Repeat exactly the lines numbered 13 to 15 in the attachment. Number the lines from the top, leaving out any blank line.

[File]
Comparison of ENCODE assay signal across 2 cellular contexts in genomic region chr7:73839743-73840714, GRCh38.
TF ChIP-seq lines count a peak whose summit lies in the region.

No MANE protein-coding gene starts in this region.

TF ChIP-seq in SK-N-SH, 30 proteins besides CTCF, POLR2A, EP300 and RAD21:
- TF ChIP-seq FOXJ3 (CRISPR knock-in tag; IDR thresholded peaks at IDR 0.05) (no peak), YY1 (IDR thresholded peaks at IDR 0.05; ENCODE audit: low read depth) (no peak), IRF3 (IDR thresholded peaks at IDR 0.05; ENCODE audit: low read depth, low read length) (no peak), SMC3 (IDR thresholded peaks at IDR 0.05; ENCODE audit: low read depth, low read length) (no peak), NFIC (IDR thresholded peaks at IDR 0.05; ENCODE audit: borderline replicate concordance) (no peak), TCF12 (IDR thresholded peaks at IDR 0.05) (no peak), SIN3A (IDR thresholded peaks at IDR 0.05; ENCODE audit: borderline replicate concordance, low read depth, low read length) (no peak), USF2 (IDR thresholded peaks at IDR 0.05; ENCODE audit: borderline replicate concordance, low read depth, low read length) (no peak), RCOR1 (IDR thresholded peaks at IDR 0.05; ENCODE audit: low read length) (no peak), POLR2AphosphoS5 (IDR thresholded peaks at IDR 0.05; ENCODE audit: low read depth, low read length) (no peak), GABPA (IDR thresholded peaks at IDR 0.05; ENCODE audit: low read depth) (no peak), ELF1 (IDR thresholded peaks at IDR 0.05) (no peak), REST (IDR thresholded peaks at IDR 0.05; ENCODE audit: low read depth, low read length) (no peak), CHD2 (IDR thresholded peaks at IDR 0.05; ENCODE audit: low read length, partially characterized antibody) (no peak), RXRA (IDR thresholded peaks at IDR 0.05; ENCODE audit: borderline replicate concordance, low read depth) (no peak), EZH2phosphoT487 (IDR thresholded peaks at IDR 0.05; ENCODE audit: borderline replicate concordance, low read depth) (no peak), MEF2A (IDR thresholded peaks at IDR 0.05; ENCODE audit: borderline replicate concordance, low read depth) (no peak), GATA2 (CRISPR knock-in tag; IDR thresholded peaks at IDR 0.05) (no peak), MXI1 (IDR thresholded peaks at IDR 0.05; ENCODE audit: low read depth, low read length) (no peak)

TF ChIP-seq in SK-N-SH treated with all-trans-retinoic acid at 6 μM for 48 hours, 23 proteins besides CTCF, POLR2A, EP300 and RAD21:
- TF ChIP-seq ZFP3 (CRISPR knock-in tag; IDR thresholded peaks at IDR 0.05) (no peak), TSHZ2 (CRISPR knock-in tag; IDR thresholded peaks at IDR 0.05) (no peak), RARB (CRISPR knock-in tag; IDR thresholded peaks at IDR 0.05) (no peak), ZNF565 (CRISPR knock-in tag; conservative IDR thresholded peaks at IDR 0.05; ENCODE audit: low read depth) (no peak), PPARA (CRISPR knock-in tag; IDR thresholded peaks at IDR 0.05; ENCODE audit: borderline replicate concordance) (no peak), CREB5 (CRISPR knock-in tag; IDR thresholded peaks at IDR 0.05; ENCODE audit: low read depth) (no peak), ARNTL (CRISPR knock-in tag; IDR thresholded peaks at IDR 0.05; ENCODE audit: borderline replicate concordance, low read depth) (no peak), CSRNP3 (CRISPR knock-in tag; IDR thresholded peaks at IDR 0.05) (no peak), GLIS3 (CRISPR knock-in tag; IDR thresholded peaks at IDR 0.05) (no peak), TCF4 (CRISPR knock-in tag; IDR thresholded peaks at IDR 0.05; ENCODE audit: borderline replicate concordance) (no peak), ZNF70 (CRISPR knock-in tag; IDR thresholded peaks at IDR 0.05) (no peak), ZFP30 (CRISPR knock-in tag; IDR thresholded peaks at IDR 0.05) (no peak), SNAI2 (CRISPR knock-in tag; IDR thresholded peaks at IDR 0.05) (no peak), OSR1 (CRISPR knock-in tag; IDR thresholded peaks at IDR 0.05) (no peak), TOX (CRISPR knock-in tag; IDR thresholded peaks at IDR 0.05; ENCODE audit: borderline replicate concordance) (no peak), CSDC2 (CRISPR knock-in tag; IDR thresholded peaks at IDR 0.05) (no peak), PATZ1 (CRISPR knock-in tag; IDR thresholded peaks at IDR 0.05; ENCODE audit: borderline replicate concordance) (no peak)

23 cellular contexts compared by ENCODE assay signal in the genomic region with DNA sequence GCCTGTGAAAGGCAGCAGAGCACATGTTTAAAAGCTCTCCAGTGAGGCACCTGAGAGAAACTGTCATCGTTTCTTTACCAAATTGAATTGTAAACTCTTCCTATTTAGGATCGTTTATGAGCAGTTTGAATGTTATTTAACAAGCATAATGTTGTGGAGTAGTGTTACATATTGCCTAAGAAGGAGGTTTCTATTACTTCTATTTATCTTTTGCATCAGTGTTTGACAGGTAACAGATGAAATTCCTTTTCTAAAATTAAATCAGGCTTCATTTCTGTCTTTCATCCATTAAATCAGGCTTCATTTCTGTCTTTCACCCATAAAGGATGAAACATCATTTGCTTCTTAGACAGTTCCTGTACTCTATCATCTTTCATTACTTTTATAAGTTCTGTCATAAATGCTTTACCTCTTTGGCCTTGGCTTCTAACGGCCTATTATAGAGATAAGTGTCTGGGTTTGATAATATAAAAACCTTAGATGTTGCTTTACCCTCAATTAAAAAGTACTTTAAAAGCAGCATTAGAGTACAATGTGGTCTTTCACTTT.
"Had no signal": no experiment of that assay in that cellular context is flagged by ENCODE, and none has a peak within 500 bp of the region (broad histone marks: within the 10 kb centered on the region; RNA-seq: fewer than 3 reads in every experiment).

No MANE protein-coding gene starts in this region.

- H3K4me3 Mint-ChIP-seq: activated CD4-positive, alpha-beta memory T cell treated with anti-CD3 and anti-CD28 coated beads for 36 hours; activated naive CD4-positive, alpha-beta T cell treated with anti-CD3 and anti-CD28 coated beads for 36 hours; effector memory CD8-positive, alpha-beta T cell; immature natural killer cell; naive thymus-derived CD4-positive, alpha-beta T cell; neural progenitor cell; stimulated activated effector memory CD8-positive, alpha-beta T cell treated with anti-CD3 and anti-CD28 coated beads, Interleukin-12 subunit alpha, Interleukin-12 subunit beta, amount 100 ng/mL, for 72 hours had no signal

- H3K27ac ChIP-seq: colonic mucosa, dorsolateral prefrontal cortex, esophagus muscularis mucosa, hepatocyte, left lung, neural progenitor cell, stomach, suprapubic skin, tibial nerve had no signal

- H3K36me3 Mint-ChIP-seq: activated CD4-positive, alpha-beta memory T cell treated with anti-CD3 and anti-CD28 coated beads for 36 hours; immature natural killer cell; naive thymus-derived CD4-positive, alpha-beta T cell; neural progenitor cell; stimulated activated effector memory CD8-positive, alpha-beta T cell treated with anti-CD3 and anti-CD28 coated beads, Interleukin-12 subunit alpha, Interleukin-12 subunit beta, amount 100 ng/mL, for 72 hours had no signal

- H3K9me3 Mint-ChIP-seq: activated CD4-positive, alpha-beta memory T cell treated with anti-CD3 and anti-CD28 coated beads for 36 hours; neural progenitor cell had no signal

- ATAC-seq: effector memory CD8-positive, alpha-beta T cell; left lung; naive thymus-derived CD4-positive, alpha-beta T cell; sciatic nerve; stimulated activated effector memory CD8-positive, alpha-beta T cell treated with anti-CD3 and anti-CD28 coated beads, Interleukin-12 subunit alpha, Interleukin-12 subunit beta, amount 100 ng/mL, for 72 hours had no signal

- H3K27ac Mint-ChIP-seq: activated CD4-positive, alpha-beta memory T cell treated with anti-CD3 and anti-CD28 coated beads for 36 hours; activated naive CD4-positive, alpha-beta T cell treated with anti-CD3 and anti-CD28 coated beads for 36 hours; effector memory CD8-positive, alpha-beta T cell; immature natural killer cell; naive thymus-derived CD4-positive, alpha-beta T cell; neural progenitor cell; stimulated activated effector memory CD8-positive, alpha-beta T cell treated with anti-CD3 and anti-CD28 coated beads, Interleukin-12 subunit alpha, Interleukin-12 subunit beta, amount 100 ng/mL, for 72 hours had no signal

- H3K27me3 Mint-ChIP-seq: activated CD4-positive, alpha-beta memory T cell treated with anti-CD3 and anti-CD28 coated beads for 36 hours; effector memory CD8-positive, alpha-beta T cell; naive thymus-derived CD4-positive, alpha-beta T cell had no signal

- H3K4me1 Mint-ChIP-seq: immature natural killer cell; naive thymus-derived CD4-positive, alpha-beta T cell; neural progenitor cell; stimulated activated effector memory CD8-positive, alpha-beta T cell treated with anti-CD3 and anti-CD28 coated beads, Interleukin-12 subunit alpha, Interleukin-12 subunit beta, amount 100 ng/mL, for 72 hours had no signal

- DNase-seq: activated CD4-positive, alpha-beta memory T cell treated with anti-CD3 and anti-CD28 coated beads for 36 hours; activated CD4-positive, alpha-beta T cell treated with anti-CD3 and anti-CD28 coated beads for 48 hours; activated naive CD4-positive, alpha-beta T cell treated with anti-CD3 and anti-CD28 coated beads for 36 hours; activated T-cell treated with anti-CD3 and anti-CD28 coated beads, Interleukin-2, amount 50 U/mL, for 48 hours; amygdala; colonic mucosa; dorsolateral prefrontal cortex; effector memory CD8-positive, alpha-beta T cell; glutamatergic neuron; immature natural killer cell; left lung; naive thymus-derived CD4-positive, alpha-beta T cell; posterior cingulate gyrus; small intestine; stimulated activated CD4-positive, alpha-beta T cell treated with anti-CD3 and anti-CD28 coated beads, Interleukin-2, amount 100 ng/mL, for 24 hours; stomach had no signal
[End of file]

- H3K36me3 Mint-ChIP-seq: activated CD4-positive, alpha-beta memory T cell treated with anti-CD3 and anti-CD28 coated beads for 36 hours; immature natural killer cell; naive thymus-derived CD4-positive, alpha-beta T cell; neural progenitor cell; stimulated activated effector memory CD8-positive, alpha-beta T cell treated with anti-CD3 and anti-CD28 coated beads, Interleukin-12 subunit alpha, Interleukin-12 subunit beta, amount 100 ng/mL, for 72 hours had no signal

- H3K9me3 Mint-ChIP-seq: activated CD4-positive, alpha-beta memory T cell treated with anti-CD3 and anti-CD28 coated beads for 36 hours; neural progenitor cell had no signal

- ATAC-seq: effector memory CD8-positive, alpha-beta T cell; left lung; naive thymus-derived CD4-positive, alpha-beta T cell; sciatic nerve; stimulated activated effector memory CD8-positive, alpha-beta T cell treated with anti-CD3 and anti-CD28 coated beads, Interleukin-12 subunit alpha, Interleukin-12 subunit beta, amount 100 ng/mL, for 72 hours had no signal